This form of gas-based power is tentatively being considered one of the great saviours of the modern era. As something of an alternative for EVs, hydrogen-powered cars are able to store energy using less weight. This healthy battle between electric and hydrogen could help to accelerate both to new sustainable heights.
Wind-powered street lights
Wind power is a technology which has become increasingly popular in recent years. Roads could soon employ the use of street lights which produce energy as a result of the breeze. As most motorways are relatively exposed to the elements, there should be no shortage of supply.
Piezoelectric energy harvesting sees the natural heat and motion of cars running on the road converted into electricity. This is in turn used to power any electrical features of the road itself. The power is collected by a certain type of crystal, which can generate energy when pressure is applied to it.
Sustainable technology stats and facts
Now we have a better understanding of what sustainable technology actually is, we can assess how much of an impact it has on the world around us. One of the best examples of how important the sustainable market is comes in the form of a report from the IEA.
They found that renewable forms of electricity will account for 196.1 GW of global power come the end of 2021. That was a steep rise from the amount produced in 2020, which totalled just 166.7 GW.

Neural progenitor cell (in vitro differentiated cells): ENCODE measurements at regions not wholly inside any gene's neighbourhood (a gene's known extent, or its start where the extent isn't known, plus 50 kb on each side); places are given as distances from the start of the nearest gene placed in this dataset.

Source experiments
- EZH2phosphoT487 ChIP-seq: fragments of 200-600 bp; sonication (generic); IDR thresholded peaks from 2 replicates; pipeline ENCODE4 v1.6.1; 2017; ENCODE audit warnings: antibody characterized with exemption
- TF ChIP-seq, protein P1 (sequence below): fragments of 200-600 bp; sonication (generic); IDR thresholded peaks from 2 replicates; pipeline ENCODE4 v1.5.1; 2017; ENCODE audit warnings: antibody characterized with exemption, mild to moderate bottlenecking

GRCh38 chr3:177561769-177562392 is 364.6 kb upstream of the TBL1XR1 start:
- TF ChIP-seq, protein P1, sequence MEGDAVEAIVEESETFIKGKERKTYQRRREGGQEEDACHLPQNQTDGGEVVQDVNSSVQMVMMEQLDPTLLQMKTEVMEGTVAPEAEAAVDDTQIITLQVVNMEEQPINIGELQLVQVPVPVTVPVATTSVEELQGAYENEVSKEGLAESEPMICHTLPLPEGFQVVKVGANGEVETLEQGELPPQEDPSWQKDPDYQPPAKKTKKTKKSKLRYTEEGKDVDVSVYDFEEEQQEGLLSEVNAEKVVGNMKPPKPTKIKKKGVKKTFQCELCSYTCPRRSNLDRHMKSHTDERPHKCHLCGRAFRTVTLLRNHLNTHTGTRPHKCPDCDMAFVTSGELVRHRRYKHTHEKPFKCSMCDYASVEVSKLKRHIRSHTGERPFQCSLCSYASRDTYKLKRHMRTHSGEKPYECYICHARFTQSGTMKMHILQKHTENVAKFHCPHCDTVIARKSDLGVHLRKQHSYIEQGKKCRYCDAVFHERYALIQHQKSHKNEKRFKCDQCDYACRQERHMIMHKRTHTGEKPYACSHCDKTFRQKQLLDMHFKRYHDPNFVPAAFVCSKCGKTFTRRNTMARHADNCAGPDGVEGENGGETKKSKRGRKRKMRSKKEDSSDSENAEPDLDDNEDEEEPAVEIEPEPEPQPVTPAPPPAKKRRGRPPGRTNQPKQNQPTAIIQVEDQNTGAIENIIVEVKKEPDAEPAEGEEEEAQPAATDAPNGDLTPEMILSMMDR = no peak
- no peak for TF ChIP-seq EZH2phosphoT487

When broken down by region, China is without doubt at the forefront of electric energy production. The figures show rates to be:
Rest of the world
Encouragingly, all forms of renewable power capacity saw a predicted net growth for 2021. In most instances, these saw a huge step-up from the figures shown the previous year:
Growth (from 2020)
Encouragingly, the UK Government is looking to embrace the development and use of green technology to fund next-generation forms of sustainable energy. As part of their plan to kick-off a new green industrial revolution, they are introducing the Net Zero Innovation Portfolio (NZIP).
This fund promises a total of £1bn across a number of priority areas, including the likes of:
Energy storage and flexibility
As much as £92m of the total sum will be distributed to three core areas of green technology. Those being:
The bulk of the money will be directed towards enhancing the capabilities of energy storage technology. With the majority of renewable energy generated by the natural conditions of the weather (which can be unpredictable), it’s vital a constant supply of energy is kept stored year-round.
This form of energy is generated from organic materials, without the need to tap into any non-renewable sources such as fossil fuels. The money would be used towards cultivating low-cost and low-maintenance feed crops to be used for energy production.
Floating offshire turbines